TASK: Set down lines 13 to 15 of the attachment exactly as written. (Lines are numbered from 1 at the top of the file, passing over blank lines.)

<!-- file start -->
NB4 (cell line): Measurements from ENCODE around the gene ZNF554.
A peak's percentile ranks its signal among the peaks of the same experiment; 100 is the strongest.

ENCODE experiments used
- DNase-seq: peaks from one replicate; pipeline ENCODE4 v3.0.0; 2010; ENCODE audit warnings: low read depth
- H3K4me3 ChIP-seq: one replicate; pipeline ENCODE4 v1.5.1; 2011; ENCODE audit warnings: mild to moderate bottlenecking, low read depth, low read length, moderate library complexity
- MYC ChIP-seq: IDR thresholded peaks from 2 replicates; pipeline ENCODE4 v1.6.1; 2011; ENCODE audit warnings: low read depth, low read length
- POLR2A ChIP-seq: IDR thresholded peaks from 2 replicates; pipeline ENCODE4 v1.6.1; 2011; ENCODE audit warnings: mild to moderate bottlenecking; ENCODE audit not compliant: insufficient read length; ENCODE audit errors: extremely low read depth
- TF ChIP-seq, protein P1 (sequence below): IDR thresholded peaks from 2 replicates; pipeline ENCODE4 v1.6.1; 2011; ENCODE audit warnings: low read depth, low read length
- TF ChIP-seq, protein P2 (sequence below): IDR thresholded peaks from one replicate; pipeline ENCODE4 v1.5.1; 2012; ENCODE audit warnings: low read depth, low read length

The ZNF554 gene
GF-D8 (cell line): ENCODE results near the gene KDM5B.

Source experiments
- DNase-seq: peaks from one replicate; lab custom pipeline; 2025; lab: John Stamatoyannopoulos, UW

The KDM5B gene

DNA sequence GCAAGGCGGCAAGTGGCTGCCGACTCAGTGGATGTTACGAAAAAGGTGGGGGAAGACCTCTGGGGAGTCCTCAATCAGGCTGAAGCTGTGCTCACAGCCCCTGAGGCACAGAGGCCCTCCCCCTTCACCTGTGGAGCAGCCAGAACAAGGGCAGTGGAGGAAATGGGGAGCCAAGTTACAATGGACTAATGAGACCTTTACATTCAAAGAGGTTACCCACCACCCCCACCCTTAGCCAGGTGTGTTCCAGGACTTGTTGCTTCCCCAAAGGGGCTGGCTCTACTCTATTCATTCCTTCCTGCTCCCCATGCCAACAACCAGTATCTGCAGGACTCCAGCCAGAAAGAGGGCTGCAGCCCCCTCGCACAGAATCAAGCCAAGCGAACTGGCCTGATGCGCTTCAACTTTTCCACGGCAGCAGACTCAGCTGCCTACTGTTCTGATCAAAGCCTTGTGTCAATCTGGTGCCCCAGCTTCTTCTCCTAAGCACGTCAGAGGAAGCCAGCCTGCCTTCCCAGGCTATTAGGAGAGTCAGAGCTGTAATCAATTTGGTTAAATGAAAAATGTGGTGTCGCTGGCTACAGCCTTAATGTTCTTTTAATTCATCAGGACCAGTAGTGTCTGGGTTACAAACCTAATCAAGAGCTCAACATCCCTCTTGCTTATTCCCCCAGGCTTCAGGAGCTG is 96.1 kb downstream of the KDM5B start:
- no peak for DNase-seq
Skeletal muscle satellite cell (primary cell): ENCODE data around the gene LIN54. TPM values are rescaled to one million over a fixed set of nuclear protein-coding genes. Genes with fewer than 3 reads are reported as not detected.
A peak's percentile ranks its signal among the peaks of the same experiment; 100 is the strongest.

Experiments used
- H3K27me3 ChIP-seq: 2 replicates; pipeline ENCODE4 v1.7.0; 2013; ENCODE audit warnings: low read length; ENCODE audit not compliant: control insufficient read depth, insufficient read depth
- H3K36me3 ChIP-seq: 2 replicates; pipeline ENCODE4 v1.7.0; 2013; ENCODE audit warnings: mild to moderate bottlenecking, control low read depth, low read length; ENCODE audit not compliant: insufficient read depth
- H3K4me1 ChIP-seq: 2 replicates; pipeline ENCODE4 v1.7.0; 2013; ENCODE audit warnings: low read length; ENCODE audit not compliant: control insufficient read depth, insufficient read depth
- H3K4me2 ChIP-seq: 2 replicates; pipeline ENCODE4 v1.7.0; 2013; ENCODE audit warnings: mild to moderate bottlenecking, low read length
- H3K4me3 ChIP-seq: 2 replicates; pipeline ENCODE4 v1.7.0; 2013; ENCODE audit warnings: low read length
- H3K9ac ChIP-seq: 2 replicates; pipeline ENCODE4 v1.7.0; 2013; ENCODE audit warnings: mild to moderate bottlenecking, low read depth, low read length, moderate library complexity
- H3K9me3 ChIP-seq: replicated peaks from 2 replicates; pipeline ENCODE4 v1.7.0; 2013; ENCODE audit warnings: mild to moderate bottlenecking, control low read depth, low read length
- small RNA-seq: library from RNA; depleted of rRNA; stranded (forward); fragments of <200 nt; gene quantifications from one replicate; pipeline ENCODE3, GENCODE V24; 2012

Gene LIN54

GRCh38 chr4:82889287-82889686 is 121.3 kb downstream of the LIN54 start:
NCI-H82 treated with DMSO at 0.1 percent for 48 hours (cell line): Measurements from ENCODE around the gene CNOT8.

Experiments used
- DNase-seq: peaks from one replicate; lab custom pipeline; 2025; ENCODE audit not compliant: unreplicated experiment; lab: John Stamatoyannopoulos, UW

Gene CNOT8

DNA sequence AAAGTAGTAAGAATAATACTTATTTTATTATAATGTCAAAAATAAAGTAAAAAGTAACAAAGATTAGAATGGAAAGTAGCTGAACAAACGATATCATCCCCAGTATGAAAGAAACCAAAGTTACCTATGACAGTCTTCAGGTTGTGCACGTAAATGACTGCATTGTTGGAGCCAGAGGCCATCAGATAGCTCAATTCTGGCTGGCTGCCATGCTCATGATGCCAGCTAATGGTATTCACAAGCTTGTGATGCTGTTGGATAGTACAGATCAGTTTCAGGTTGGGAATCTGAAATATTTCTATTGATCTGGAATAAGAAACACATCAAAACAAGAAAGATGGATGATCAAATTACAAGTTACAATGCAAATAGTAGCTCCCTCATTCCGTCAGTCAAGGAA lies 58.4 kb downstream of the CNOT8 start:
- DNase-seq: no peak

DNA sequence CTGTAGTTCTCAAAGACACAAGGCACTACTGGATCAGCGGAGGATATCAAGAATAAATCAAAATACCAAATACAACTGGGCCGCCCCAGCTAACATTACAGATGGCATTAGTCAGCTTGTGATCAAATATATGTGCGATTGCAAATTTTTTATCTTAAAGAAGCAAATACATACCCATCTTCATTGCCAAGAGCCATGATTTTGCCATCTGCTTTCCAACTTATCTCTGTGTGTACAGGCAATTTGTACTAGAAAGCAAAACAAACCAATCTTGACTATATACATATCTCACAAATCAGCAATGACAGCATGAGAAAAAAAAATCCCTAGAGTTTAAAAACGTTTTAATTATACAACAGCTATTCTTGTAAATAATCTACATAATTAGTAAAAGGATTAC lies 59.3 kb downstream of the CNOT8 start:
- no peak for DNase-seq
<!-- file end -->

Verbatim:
- DNase-seq: peaks from one replicate; lab custom pipeline; 2025; lab: John Stamatoyannopoulos, UW

The KDM5B gene

DNA sequence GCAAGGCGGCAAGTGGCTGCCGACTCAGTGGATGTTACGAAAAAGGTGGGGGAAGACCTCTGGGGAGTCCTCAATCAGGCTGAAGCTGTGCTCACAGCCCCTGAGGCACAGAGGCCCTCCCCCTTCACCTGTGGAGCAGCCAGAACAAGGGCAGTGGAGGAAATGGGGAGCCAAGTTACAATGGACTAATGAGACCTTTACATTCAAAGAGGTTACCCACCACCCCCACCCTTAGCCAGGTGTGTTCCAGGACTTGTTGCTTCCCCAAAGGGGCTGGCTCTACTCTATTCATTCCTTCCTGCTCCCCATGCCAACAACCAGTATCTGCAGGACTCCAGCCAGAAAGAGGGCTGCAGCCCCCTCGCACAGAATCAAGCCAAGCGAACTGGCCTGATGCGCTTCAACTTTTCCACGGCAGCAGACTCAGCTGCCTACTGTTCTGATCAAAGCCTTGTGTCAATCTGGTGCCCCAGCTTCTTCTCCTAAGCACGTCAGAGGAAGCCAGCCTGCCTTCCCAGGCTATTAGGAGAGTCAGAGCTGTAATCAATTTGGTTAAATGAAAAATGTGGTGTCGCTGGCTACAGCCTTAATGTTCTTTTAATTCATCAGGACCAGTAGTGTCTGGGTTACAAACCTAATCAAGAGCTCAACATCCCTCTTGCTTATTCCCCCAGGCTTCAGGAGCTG is 96.1 kb downstream of the KDM5B start: